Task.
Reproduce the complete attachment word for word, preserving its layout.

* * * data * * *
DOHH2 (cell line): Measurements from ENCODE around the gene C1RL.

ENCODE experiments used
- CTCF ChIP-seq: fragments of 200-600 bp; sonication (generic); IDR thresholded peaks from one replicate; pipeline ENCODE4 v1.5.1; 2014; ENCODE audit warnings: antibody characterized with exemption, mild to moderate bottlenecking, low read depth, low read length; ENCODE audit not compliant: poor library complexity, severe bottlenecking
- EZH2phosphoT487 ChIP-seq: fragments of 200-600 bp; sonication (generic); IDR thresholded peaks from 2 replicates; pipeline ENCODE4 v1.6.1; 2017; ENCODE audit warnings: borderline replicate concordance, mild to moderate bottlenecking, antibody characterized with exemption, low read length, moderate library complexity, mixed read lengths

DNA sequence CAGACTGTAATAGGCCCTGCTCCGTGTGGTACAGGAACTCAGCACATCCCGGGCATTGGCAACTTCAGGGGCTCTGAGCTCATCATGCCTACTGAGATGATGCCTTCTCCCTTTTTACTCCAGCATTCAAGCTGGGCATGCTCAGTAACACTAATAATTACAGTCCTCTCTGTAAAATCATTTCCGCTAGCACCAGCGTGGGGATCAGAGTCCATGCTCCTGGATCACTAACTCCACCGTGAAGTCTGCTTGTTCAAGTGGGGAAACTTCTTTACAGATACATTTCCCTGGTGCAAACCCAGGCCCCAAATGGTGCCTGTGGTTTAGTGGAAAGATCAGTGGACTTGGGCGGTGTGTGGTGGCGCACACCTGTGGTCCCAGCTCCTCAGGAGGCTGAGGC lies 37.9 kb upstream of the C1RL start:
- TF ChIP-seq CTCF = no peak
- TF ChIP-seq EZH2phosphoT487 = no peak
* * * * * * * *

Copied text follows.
DOHH2 (cell line): Measurements from ENCODE around the gene C1RL.

ENCODE experiments used
- CTCF ChIP-seq: fragments of 200-600 bp; sonication (generic); IDR thresholded peaks from one replicate; pipeline ENCODE4 v1.5.1; 2014; ENCODE audit warnings: antibody characterized with exemption, mild to moderate bottlenecking, low read depth, low read length; ENCODE audit not compliant: poor library complexity, severe bottlenecking
- EZH2phosphoT487 ChIP-seq: fragments of 200-600 bp; sonication (generic); IDR thresholded peaks from 2 replicates; pipeline ENCODE4 v1.6.1; 2017; ENCODE audit warnings: borderline replicate concordance, mild to moderate bottlenecking, antibody characterized with exemption, low read length, moderate library complexity, mixed read lengths

DNA sequence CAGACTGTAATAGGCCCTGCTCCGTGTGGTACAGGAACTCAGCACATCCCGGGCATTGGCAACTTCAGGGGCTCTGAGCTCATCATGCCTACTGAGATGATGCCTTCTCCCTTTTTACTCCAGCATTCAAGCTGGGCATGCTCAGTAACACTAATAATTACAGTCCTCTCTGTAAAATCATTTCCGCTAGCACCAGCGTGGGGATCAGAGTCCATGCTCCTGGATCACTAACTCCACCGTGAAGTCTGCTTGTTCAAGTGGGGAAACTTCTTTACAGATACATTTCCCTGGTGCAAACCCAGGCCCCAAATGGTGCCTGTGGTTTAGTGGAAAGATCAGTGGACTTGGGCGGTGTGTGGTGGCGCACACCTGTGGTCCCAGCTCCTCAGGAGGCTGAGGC lies 37.9 kb upstream of the C1RL start:
- TF ChIP-seq CTCF = no peak
- TF ChIP-seq EZH2phosphoT487 = no peak